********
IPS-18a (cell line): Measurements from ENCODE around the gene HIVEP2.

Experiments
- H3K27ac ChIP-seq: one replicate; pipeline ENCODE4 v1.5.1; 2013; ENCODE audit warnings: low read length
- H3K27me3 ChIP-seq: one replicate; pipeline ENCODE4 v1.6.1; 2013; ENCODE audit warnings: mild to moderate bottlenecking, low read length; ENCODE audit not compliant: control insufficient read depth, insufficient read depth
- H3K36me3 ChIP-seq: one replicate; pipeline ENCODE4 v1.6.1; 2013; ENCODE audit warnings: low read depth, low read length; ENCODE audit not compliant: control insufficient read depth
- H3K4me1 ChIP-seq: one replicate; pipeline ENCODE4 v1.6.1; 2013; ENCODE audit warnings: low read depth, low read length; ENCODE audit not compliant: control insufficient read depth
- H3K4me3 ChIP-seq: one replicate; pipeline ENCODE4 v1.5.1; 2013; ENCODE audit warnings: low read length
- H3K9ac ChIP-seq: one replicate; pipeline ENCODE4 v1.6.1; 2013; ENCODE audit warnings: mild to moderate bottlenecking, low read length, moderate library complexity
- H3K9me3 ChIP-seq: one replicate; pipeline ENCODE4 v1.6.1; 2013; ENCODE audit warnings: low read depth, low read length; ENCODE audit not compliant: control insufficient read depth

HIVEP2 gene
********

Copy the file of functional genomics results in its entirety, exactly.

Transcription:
IPS-18a (cell line): Measurements from ENCODE around the gene HIVEP2.

Experiments
- H3K27ac ChIP-seq: one replicate; pipeline ENCODE4 v1.5.1; 2013; ENCODE audit warnings: low read length
- H3K27me3 ChIP-seq: one replicate; pipeline ENCODE4 v1.6.1; 2013; ENCODE audit warnings: mild to moderate bottlenecking, low read length; ENCODE audit not compliant: control insufficient read depth, insufficient read depth
- H3K36me3 ChIP-seq: one replicate; pipeline ENCODE4 v1.6.1; 2013; ENCODE audit warnings: low read depth, low read length; ENCODE audit not compliant: control insufficient read depth
- H3K4me1 ChIP-seq: one replicate; pipeline ENCODE4 v1.6.1; 2013; ENCODE audit warnings: low read depth, low read length; ENCODE audit not compliant: control insufficient read depth
- H3K4me3 ChIP-seq: one replicate; pipeline ENCODE4 v1.5.1; 2013; ENCODE audit warnings: low read length
- H3K9ac ChIP-seq: one replicate; pipeline ENCODE4 v1.6.1; 2013; ENCODE audit warnings: mild to moderate bottlenecking, low read length, moderate library complexity
- H3K9me3 ChIP-seq: one replicate; pipeline ENCODE4 v1.6.1; 2013; ENCODE audit warnings: low read depth, low read length; ENCODE audit not compliant: control insufficient read depth

HIVEP2 gene